I bet even husband-and-wife chefs Evan and Sarah Rich couldn’t predict the immediate success their new restaurant, Rich Table, would achieve in just a mere six months.
The restaurant, in the former Paul K spot in Hayes Valley, showcases the couple’s culinary lineage (he from Quince and she from Michael Mina, to name a few) and has garnered rave reviews from critics and industry folks. The restaurant is also nominated for a Best New Restaurant in America award from the James Beard Foundation.
So you can imagine a reservation is a tough thing to get at Rich Table, which, despite its name, is a very casual and unpretentious dining experience.
I was lucky to get into Rich Table when I joined my friend and former colleague Carolyn Jung, who pens the influential Food Gal blog. Carolyn was invited as a guest of the restaurant and she asked if I wanted to tag along. I said yes in a New York-minute.
We ate on the early side, but it only took a few minutes for the restaurant to fill up. The seating in the almost-barn-like interior is your typical crowded row of two-tops (the layout actually hasn’t changed much from when it was Paul K), which meant having a conversation is a bit rough with the cacophony of chatter going on in the packed 60-seat dining room.
The menu is an entertaining list of small bites and large plates, with ingredients that are constantly changing but all reflective of the chefs’ respect for the food and the farmers who produce them.
Carolyn and I ordered a few dishes to try, and as it happens when dining with Carolyn, the restaurant sent along a few additional plates to taste. So we got a full array of the dishes being produced from the busy open kitchen.
All the dishes were uncomplicated combinations of flavors and textures, with a few sporting new and adventurous ingredients. And while some dishes were outright artwork in plating, they were never pretentious.
The popular starter of sardine chips ($7) reflected the amount of labor put into the preparation of dishes. Slits are cut into thinly sliced potatoes and then a tiny sardine is woven into the slice before being fried, resulting in the unique sardine chip served with a generous dollop of horseradish.
My seasonal Dungeness crab salad ($13) was simple with little gem lettuce and fresh crab served with a rich sauce similar to a Crab Louie salad. I enjoyed how the little gems were shredded instead of whole, and the salad was topped off by a large saltine cracker, which had a texture similar to a light graham cracker.
An inventive Coppa di Testa (the Italian version of head cheese) topped with coffee mustard dollops was magical with its mysterious flavors. This dish wasn’t on the menu but I bet would probably come to your table if you ordered the “Chefs Picks” tasting menu of $75 per person. If you do get the coppa di testa, you’ll be lucky because the flavors of the thinly sliced coppa are rich and bright, with the addition of an herb that — for me — took the meat to another level.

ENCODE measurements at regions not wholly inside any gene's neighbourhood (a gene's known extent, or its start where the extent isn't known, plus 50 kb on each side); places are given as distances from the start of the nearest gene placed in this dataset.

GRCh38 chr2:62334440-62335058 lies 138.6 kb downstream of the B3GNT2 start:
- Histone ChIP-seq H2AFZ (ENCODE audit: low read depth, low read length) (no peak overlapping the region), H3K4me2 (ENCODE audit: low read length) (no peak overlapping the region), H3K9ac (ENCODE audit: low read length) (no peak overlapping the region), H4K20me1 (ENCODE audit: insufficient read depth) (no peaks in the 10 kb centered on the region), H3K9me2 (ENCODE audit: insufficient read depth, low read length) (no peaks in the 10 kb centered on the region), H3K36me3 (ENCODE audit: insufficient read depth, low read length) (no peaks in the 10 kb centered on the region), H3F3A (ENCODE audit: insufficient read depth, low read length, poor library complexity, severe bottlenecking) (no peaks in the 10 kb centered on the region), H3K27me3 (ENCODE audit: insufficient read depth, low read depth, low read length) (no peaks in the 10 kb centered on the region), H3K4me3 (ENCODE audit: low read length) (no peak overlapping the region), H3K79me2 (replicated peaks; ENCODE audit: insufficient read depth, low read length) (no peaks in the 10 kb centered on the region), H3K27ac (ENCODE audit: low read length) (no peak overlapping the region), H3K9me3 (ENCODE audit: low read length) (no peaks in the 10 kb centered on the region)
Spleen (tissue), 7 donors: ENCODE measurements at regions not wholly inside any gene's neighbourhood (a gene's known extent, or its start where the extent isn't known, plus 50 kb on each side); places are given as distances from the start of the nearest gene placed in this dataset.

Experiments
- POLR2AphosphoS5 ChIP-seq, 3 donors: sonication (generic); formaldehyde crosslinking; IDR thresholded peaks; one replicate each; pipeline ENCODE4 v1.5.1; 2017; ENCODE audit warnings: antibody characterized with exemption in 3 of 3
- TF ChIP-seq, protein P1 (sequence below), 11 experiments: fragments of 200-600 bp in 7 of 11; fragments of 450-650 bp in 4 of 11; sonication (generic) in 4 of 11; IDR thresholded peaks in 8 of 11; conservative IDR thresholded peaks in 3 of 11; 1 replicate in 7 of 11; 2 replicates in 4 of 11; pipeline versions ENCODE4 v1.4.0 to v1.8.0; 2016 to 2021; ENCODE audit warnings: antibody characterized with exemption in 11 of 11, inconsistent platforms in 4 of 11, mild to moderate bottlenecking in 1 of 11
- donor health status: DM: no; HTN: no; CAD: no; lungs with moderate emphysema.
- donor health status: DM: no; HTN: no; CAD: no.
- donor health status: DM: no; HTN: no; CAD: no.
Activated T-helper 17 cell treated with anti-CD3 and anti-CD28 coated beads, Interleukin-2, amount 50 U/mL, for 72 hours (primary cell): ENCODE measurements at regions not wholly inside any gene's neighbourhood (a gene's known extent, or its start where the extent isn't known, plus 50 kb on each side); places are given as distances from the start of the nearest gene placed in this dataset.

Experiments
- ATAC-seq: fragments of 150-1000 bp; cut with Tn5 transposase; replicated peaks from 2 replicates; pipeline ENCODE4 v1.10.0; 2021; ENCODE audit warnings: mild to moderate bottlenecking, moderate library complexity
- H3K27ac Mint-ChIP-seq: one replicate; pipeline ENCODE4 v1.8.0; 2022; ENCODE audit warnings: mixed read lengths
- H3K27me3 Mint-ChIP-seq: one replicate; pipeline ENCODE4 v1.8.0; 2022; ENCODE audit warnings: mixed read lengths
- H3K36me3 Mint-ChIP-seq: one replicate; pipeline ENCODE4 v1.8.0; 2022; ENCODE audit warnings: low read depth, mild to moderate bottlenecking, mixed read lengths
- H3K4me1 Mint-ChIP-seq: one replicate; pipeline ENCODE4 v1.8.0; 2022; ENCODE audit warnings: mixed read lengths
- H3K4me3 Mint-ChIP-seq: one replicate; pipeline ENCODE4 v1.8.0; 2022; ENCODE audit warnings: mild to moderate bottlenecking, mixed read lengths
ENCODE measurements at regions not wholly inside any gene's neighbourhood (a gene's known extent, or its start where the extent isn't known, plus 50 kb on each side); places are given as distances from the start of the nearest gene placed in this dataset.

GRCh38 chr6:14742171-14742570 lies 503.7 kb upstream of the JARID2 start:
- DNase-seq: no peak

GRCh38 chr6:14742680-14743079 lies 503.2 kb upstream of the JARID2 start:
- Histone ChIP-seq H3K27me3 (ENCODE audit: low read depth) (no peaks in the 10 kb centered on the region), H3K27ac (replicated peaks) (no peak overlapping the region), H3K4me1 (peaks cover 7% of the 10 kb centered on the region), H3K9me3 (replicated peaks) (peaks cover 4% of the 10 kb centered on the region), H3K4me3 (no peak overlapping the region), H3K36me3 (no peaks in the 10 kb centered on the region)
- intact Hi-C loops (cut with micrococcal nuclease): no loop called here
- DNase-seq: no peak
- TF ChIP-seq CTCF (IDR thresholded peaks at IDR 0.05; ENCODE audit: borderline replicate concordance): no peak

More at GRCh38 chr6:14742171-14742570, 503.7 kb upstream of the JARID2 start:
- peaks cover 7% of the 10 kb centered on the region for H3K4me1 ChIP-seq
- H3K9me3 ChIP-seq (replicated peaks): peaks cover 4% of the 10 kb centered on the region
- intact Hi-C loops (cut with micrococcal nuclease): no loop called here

Chef Rich’s pastas really shine as well, with their hearty plating and interesting flavor combinations. The two pastas that we tried (a tagliatelle with pork Bolognese for $17 and the garganelli with pork trotters for $18) both had fruit mixed in (apple in the tagliatelle and pear in the garganelli). The tiny bites of sweetness from the fruit added a freshness that mixed well with the well-cooked house-made pasta.
The meat dishes are more refined in presentation, so the servings might not be as hearty. Still, they reflected the laborious nature of the chef’s creations. Take the rabbit loin ($24) that was served with wild fennel levain stuffing. The medallions of nicely roasted rabbit were methodically plated with the stuffing pan-seared into little mounds and crispy kale leaves adding a burst of color along with the sprinkling of pomegranate seeds. A vibrant green smear of kale sauce at the bottom added a nice twist to a plate that was reminiscent of the flavors of Thanksgiving.
Dessert can be a mixed bag, although on paper they all looked innovative. A caramel panna cotta with coffee crumble (that actually looked like black sesame seed) had incredible flavor but the texture was more like a butterscotch pudding that panna cotta. An olive oil cake was simple and clean, but dressed up by lightly pan-frying the slice of cake with refined sugar for a caramelized edge. It came along with a scoop of guava sorbet.
The mint chocolate cream, however, was a refreshing dessert both in the fresh spearmint flavor in the light cream and in the beautiful plating of the cream with thin chocolate wafers and caramel dollops.
Because I was a guest at this dinner, I’m not doing my typical rating system for this review. But Rich Table definitely is a place creating quite a buzz, for good reason, and is a restaurant I’d definitely return for more.
For Carolyn’s recap of the dinner, check out her post here.
Rich Table, 199 Gough St. (at Oak), San Francisco. PH: 415.355.9085. Open Wednesday through Monday (except Tuesday) from 5:30 to 10 p.m. (till 10:30 p.m. on Friday and Saturday). Reservations and major credit cards accepted. richtablesf.com
- Power Lunching at Tadich Grill — the Oldest Restaurant in San Francisco
- A Review of Corey Lee’s Monsieur Benjamin in San Francisco
- A Review of The Dock at Linden in Oakland
- A Review of Townie Bar in Berkeley
- Checking Out the $4 Toast at The Mill in San Francisco
- iPhoto Slideshow of Summer’s Heirloom Tomatoes